The deal that Goldman Sachs cut with Greece had the effect of making the nation’s financial situation appear far better than it actually was, allowing it entry into the EU. As it turned out, the debts that Goldman Sachs helped hide came back with a vengeance when the Greek economy took a turn for the worse following the global financial crisis of 2008-2009. Not to worry. Things turned out just fine for Goldman Sachs:
“Echoing the kind of trades that nearly toppled the American International Group, the increasingly popular insurance against the risk of a Greek default is making it harder for Athens to raise the money it needs to pay its bills, according to traders and money managers. These contracts, known as credit-default swaps, effectively let banks and hedge funds wager on the financial equivalent of a four-alarm fire: a default by a company or, in the case of Greece, an entire country. If Greece reneges on its debts, traders who own these swaps stand to profit. ‘It’s like buying fire insurance on your neighbor’s house — you create an incentive to burn down the house,’ said Philip Gisdakis, head of credit strategy at UniCredit in Munich.”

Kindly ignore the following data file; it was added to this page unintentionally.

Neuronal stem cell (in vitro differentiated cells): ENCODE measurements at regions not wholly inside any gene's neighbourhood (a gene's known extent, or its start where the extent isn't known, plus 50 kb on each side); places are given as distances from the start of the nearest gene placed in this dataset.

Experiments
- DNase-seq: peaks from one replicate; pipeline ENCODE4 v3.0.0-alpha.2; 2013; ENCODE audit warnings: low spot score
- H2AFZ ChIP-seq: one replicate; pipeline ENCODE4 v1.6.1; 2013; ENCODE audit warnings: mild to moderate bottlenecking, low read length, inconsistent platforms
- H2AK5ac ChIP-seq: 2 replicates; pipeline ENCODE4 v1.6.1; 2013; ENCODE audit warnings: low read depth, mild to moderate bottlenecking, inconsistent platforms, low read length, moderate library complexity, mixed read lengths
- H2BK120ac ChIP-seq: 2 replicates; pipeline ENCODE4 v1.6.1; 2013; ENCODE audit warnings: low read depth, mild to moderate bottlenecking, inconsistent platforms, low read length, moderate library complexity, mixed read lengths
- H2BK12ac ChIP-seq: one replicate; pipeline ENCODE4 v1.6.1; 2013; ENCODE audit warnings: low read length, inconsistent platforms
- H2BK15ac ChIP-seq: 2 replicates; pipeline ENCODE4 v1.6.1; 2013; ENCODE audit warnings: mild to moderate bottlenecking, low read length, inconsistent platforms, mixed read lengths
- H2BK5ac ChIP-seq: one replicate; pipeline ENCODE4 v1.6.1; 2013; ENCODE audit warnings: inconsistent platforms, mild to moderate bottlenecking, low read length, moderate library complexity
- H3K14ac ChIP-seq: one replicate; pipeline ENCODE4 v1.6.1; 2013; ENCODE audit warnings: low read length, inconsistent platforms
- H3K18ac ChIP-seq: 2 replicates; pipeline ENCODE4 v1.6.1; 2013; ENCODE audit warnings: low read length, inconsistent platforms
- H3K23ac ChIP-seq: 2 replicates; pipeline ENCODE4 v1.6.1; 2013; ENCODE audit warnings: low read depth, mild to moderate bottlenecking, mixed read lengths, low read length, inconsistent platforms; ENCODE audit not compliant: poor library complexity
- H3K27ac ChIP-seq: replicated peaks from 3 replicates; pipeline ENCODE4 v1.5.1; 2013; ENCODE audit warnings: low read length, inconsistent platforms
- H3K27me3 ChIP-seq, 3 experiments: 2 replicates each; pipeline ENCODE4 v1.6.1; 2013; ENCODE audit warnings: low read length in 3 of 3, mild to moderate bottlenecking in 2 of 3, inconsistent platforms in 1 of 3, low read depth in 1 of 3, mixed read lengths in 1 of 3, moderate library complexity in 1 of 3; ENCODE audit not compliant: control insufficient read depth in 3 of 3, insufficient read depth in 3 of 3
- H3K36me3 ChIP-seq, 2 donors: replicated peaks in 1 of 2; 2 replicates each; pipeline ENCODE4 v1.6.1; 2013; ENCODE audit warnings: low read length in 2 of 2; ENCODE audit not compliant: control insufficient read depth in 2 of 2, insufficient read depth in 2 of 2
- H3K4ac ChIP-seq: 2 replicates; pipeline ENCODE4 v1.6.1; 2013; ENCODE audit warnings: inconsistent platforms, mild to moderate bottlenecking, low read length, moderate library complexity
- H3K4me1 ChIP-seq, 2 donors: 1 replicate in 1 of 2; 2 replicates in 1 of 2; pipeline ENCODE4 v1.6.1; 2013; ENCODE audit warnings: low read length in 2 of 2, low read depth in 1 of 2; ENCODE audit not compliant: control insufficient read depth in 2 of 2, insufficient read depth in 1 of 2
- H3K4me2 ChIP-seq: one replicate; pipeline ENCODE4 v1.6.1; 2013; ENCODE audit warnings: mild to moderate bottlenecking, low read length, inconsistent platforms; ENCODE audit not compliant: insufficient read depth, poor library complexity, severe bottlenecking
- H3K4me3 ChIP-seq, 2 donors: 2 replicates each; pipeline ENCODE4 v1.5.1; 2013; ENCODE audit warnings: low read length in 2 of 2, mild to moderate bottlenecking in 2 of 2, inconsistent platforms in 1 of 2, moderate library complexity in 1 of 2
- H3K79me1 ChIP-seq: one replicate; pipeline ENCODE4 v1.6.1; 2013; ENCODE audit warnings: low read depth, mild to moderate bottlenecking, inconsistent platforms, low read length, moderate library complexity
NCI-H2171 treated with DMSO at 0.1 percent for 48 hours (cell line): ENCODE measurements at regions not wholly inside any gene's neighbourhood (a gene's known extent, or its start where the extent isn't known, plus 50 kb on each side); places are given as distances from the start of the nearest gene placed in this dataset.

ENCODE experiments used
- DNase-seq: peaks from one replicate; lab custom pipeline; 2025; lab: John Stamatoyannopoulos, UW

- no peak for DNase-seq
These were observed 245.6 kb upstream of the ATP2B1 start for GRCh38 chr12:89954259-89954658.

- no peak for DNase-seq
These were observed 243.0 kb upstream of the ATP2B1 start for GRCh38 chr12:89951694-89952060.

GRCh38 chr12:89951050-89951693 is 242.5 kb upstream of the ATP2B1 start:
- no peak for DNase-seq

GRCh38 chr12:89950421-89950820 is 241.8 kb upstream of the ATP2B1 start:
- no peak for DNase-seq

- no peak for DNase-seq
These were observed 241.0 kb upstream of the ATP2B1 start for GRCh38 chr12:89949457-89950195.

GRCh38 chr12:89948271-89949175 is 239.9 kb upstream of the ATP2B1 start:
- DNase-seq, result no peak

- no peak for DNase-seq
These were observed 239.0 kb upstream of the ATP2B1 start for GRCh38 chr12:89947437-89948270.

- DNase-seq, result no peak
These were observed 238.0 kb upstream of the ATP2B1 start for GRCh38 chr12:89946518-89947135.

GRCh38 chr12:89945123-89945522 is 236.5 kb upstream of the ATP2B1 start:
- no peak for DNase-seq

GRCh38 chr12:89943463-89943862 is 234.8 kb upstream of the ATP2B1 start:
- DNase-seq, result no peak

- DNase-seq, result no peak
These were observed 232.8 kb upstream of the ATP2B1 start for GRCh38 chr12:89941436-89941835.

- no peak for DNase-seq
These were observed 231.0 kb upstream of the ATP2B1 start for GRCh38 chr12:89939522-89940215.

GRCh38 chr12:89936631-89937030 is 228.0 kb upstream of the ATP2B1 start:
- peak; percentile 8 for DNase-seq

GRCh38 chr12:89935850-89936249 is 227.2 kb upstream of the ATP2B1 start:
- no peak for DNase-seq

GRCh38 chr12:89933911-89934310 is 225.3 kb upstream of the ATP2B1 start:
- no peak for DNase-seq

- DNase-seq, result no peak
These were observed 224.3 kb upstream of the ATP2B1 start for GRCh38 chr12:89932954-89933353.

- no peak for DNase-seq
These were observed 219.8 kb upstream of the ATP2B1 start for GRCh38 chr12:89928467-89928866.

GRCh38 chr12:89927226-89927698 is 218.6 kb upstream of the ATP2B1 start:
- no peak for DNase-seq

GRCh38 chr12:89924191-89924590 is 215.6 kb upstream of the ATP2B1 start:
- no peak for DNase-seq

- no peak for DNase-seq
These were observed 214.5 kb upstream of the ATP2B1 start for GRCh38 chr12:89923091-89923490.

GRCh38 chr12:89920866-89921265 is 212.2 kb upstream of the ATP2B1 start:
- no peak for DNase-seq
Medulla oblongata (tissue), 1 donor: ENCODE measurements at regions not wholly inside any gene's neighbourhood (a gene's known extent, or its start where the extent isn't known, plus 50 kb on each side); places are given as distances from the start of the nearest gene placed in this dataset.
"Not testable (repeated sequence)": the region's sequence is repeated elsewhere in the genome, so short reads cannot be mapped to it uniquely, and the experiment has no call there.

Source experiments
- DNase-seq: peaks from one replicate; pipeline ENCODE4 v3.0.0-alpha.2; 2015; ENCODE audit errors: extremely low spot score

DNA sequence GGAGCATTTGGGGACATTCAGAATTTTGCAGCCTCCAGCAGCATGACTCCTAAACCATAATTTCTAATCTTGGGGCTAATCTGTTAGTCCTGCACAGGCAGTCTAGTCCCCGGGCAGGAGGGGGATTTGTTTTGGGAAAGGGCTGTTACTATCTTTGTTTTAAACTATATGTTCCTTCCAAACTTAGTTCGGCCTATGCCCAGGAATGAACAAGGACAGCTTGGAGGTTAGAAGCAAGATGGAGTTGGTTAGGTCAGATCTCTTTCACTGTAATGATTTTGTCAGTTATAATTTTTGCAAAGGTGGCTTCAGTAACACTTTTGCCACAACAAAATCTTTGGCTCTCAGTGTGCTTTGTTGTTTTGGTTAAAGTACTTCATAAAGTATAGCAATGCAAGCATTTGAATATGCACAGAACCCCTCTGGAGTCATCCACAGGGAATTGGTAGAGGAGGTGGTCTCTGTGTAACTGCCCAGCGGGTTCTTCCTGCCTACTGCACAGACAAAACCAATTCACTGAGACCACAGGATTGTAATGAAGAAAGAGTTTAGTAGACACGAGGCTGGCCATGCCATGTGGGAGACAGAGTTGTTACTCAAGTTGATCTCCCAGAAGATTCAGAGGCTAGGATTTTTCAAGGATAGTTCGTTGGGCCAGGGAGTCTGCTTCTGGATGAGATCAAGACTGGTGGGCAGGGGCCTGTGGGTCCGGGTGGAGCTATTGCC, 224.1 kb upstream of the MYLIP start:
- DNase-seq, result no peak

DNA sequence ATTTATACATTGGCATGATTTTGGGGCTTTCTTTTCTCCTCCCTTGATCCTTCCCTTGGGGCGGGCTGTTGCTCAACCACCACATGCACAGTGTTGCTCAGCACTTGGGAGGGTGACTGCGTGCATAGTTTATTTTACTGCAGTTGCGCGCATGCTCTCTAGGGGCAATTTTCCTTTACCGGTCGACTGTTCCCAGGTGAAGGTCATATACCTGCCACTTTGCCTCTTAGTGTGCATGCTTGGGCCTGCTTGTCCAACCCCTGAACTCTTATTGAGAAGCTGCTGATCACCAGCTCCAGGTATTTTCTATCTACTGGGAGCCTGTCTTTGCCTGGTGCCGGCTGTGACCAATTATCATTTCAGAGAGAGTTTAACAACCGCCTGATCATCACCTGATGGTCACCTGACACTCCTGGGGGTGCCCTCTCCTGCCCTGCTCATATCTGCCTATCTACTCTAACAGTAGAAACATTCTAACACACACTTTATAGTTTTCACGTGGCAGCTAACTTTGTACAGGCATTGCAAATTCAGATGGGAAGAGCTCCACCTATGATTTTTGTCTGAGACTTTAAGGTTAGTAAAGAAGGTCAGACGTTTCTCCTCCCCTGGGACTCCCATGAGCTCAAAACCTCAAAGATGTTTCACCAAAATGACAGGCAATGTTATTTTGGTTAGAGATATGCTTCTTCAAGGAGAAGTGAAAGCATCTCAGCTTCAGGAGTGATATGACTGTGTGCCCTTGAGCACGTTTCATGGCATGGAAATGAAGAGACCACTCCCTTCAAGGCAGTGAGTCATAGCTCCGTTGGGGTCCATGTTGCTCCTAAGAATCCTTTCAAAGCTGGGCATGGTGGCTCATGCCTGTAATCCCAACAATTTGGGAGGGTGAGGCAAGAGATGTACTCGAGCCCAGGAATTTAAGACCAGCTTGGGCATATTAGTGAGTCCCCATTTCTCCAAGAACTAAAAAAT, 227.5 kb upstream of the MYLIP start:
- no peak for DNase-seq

So, after helping drive the Greek economy into ruins, and handing things over to the EU, who imposed crippling austerity measures, Goldman Sachs came out doing rather nicely. Everyone wins. Except for Greece.
That’s all ancient history though. Sure Greece is in shambles, and the prospect of a so-called grexit is becoming ever more likely, but that tells us little about what is happening today. Let’s take another look at China. In a shocking twist, Goldman Sachs has a bit of exposure in the nation: